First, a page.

Travel chaos after early snow blankets southern US states

PUBLISHED : Saturday, 09 December, 2017, 6:07pm
UPDATED : Saturday, 09 December, 2017, 10:24pm

Snow covered a large part of the southern United States on Friday, triggering a flurry of winter weather warnings that closed businesses and schools, cancelled hundreds of flights and caused traffic jams. It also unleashed a flurry of snowman construction and sledging in places more accustomed to sunshine than snow.

A storm dropped a rare coating of snow as far south as Brownsville, Texas, near the border with Mexico up through southern Louisiana and parts of Mississippi, Alabama, Georgia and the southern Appalachians.

“This is an unusual event – to see snow falling this early in the season all the way from Texas and the Gulf coast region to Georgia,” said Laura Pagano, a meteorologist with the National Weather Service’s Atlanta/Peachtree City office. “It has happened before, but not often.”

More than 200,000 customers across the region lost power as snow broke branches off trees and power lines.

“SNOW MEETS SAND!” Wesley Williams, a meteorologist for local television station WLOX, posted on Twitter as a light dusting of snow fell on the shoreline of Bay St Louis, a Mississippi coastal city. “The flakes are falling at Mississippi’s shore.”

Other parts of southern Mississippi recorded some of their heaviest-ever snowfalls in a single day. With 15.2cm, Columbia, a small city about 128km southeast of Jackson, broke its record of 12.9cm in December 2008.

Jackson received up to 15cm of snow, the most seen in the region since 1982, according to the National Weather Service. Dozens of schools closed or had delayed openings, and some businesses also shut.

“It might snow once or twice a year here, but we’re not really prepared for this kind of weather, so it really brings the city to a standstill,” said Larry Farish, a 61-year-old resident who works as a hotel receptionist.

Matt Lanza, a Houston meteorologist who blogs for Space City Weather, estimated that most of the Houston area got a 5cm coating of snow. That is more than usual, but well short of its record of 50.8cm on Valentine’s Day 1895. College Station, a Texas city about 145km northeast of Houston, got 12.7cm, which Lanza said in a blog post was “their second biggest snow on record”.

After snow began to fall across Texas on Thursday night, safety officials in Austin urged motorists to be extra cautious, especially on icy and slick patches on overpasses and motorways. Throughout the morning, police closed roads across the city and responded to wrecks.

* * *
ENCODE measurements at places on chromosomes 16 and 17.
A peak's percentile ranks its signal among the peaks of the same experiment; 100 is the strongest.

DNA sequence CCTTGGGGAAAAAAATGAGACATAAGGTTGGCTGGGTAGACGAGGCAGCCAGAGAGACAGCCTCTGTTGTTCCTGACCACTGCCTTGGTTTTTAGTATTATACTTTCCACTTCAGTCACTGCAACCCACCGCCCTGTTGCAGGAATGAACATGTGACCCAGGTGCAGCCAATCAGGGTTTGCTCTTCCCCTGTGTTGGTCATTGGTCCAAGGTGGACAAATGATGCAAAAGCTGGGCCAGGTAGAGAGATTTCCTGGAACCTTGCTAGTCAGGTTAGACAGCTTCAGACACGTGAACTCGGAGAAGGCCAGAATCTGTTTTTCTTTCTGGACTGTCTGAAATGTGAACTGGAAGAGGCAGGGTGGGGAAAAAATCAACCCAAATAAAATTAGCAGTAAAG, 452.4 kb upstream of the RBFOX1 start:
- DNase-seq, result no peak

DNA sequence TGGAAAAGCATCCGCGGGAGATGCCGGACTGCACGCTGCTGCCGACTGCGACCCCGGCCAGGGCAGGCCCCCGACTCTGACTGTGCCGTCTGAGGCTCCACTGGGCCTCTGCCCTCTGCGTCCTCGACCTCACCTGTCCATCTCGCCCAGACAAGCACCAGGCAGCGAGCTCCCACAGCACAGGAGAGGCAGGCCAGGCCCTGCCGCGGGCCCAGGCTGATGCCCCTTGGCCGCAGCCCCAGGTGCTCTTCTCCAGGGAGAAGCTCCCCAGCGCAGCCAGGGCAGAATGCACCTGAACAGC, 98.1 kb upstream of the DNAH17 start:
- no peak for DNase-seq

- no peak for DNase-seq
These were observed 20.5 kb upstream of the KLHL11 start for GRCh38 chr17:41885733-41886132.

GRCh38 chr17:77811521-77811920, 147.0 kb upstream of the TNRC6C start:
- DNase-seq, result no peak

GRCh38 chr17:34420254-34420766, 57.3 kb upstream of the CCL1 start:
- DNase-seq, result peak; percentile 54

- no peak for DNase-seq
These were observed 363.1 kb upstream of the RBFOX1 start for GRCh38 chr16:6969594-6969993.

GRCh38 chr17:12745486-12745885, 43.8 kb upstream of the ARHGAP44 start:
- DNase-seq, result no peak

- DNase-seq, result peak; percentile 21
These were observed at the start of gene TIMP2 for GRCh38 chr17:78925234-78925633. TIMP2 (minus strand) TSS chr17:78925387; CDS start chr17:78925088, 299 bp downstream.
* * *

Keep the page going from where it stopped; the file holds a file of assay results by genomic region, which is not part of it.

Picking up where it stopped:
In Georgia, more than 20 school systems closed ahead of the snow as the National Weather Service in Atlanta and Peachtree City predicted a possible snowfall of up to 10cm and issued a winter storm warning for the north and central parts of the state.

Even a light dusting of snow can create panic in Atlanta. In January 2014, just 5cm of snow led to a traffic jam across the sprawling metropolis, preventing salt trucks and ploughs from moving around the city. Thousands of students and commuters were stranded, and motorists were stuck on icy motorways for as long as 16 hours.

As a thin layer of snow began to coat Atlanta rooftops late Friday morning, businesses and schools raced to close early. Roads across the city clogged well before rush hour.

On Interstate 285, the motorway that loops around Atlanta, a sign warned motorists that it could take 71 minutes to travel 9.6km.

By Friday afternoon, more than 550 flights were delayed at Atlanta’s Hartsfield-Jackson International Airport, the busiest airport in the world. A host of institutions, including Emory University and Zoo Atlanta, closed. Even Snow Mountain, a 120-metre tubing hill that bills itself as a “winter wonderland full of real snow”, shut down.

As snowflakes the size of coins dropped across Atlanta on Friday afternoon, meteorologists predicted the region could see another 10cm of snow. With temperatures expected to sink below freezing after dusk, they warned that black ice could make roads hazardous and urged residents to limit travel to emergency situations.

The cold weather is forecast to move north over the weekend, with the National Weather Service issuing winter weather advisories for parts of New Jersey, New York and Connecticut. Up to 10cm of snow are expected in New York City, prompting the Department of Emergency Management to issue a travel advisory urging commuters to be extra careful when driving, walking or biking.

“Winter has come early, and we don’t want anyone to be caught off guard,” New York City Emergency Management Commissioner Joseph Esposito said in a statement.